Canadians on the Somme, 1916: The Neglected Campaign, by William F. Stewart, Helion & Co., Solihull, U.K., 2017, $59.95
Presenting the first detailed account of the Canadian experience in the 1916 Battle of the Somme, author Stewart justly frames it as the neglected campaign. Over some 80 days Canadian troops encountered all types of weather, ground conditions, defenses and dogged defenders. They smashed through German defenses and achieved stirring victories; they also recorded staggering defeats, suffering 24,029 dead or wounded in what proved the Canadian Expeditionary Force’s second-longest and costliest campaign, surpassed only by the 1918 Hundred Days offensive, during which it suffered 45,000 casualties.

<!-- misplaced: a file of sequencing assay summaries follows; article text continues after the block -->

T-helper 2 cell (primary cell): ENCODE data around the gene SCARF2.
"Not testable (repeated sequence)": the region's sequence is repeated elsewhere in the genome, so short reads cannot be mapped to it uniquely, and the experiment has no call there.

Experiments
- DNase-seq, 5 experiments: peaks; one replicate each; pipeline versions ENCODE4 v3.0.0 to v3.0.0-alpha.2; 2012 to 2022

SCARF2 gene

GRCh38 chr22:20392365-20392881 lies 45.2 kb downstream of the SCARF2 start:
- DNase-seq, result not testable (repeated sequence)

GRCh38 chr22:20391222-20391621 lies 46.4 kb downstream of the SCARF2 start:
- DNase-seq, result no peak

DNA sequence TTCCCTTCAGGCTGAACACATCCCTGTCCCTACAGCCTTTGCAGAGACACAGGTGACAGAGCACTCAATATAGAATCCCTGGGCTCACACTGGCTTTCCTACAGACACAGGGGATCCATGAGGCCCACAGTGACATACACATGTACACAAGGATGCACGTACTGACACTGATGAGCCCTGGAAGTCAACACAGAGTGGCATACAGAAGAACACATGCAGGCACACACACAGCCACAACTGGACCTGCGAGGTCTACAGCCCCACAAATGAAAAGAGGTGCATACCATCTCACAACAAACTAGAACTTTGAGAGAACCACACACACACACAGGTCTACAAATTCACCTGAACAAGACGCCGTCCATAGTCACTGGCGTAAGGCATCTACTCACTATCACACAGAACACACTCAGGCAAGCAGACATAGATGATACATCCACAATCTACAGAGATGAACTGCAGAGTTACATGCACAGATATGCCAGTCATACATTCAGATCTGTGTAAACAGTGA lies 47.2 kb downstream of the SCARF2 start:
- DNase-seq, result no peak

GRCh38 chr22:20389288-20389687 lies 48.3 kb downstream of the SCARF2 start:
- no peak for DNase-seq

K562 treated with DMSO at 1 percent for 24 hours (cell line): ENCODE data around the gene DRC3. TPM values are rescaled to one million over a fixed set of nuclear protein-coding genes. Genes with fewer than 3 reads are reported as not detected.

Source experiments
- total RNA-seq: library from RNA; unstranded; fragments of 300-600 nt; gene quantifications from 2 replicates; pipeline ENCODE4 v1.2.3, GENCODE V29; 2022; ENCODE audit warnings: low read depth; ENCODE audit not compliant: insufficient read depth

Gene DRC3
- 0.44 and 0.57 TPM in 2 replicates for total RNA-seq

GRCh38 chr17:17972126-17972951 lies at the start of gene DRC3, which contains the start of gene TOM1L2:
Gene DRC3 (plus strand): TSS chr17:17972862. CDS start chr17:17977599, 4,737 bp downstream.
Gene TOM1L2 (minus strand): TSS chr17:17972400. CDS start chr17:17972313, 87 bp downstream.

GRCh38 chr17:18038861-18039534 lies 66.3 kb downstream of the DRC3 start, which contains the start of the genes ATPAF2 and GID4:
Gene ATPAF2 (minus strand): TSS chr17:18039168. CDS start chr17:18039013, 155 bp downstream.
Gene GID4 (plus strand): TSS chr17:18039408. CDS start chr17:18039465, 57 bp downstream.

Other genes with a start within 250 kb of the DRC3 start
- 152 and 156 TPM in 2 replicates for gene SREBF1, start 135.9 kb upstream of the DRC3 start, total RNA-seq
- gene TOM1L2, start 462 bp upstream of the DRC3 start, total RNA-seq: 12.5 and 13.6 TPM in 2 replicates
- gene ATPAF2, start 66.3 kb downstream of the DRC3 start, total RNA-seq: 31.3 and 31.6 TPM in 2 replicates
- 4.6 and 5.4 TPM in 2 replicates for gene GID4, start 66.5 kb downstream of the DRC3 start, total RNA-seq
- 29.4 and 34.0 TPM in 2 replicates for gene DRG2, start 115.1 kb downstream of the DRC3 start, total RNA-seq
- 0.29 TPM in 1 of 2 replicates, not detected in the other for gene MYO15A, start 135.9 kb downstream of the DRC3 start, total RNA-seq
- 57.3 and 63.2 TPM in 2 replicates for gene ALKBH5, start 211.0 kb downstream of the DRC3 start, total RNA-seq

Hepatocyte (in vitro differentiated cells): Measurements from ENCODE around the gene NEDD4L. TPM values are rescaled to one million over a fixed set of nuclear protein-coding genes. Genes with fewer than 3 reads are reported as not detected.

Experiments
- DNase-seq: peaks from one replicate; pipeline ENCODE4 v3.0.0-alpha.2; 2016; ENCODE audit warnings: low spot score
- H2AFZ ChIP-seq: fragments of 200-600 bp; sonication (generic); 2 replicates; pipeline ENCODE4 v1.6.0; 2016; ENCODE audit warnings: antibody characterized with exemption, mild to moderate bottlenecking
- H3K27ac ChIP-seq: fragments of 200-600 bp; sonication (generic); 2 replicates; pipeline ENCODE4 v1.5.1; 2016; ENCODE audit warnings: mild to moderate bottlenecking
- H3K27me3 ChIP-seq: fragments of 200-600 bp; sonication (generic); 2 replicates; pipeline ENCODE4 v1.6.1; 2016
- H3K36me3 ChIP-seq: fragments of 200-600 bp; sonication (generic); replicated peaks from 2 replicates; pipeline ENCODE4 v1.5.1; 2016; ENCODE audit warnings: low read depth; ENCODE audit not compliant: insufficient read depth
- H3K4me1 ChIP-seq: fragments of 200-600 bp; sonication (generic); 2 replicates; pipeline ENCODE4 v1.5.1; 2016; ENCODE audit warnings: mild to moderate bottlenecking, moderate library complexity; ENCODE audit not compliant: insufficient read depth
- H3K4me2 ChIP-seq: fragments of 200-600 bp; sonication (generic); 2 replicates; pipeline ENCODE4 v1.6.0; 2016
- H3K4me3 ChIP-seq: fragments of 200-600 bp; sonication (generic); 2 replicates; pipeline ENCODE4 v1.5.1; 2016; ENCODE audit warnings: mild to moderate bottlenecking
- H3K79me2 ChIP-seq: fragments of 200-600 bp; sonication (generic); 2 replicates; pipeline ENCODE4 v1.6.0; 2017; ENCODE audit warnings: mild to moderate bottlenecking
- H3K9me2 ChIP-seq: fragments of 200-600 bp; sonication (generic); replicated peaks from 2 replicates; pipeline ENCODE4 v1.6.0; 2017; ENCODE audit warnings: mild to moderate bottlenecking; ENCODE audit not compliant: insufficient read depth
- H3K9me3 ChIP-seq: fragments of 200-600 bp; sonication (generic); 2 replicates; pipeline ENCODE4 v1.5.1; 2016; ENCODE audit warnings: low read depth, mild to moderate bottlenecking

The Canadian Corps won its principal victory at the Somme on Sept. 15–17, 1916, when it captured two sets of formidable defenses and the village of Courcelette.
That momentum was impossible to sustain. The Battle of Thiepval Ridge followed soon after, the Canadians doggedly advancing some 1,600 yards before failing at the last. It would take another four weeks of fighting before Regina Trench was in their hands.
Supplemented by 79 photographs and 33 maps, this well-written and very detailed narrative properly recognizes the sacrifice and determination of Canadians who fought in 1916, reflecting on their loss and the experience gained paving the way to ultimate victory at Vimy Ridge in 1917.